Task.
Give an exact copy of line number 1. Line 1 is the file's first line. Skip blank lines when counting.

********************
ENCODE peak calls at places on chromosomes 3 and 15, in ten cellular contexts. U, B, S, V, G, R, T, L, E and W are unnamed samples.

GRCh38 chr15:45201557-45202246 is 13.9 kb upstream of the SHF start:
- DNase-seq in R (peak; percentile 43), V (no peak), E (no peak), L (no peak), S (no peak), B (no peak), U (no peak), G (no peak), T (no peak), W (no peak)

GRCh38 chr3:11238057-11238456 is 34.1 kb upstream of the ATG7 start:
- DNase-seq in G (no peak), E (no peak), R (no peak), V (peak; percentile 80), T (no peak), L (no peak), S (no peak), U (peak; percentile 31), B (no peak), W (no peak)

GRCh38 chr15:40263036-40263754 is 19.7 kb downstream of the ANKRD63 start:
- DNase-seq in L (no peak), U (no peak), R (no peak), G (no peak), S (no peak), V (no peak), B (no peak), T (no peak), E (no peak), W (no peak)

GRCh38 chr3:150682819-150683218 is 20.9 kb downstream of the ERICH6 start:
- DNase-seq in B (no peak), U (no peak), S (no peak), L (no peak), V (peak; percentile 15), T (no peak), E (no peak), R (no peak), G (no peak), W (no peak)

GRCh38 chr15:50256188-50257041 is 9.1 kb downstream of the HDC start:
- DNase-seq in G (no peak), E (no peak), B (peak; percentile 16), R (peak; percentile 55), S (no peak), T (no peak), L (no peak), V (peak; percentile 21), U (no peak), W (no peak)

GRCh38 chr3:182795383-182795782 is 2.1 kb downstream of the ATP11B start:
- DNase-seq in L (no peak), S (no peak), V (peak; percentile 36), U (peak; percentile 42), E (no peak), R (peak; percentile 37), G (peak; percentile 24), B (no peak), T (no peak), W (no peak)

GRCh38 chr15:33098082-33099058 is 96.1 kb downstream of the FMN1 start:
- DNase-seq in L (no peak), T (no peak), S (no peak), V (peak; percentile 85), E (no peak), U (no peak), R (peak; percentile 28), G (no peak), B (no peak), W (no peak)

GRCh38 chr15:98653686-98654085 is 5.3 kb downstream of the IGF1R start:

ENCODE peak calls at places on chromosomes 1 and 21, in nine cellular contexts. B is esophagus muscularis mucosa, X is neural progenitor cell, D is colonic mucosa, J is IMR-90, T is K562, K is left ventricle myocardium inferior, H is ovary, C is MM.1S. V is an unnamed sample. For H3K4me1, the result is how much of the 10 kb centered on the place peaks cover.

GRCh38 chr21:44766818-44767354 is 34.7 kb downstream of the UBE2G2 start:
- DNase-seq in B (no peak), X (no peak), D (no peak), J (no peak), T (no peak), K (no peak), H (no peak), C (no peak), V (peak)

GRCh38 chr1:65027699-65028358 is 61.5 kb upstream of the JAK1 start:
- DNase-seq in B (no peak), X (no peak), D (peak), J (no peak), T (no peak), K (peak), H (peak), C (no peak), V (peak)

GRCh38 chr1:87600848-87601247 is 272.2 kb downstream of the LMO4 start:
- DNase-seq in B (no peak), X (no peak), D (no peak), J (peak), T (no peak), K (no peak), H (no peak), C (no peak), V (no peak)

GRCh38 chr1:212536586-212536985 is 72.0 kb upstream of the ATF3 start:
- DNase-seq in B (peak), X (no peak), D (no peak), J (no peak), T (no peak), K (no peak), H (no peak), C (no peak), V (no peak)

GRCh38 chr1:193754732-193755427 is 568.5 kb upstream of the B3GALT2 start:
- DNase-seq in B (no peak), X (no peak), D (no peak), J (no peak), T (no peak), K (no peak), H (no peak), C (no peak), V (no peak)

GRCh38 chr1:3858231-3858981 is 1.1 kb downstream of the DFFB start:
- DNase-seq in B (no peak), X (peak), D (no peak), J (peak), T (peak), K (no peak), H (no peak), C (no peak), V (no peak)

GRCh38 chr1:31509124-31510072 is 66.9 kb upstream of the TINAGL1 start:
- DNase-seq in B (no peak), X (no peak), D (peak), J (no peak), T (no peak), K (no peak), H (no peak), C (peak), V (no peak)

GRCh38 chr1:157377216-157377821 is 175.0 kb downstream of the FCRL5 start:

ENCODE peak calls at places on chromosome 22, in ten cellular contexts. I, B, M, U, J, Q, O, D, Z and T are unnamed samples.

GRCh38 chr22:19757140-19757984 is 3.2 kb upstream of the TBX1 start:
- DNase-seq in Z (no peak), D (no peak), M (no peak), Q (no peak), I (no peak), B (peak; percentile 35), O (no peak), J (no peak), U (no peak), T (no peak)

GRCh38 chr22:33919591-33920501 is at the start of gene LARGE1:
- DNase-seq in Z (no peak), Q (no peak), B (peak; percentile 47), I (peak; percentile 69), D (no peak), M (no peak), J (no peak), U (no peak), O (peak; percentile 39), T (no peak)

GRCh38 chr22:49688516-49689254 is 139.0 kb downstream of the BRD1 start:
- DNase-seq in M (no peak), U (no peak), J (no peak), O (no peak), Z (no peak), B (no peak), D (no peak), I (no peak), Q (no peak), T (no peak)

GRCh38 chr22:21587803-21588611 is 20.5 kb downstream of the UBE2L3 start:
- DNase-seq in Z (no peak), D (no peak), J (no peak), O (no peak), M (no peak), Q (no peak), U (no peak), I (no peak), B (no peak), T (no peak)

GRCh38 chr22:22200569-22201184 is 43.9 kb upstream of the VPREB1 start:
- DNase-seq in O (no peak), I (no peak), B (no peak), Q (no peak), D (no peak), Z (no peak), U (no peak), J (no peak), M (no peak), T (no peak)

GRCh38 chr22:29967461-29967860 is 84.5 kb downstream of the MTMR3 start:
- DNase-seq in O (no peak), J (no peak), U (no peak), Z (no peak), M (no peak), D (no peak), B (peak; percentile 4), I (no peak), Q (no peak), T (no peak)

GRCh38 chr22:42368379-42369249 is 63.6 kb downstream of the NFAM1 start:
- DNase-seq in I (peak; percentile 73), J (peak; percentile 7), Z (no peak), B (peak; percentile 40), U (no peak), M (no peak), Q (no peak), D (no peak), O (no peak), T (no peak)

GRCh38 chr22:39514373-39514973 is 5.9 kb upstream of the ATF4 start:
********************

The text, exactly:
ENCODE peak calls at places on chromosomes 3 and 15, in ten cellular contexts. U, B, S, V, G, R, T, L, E and W are unnamed samples.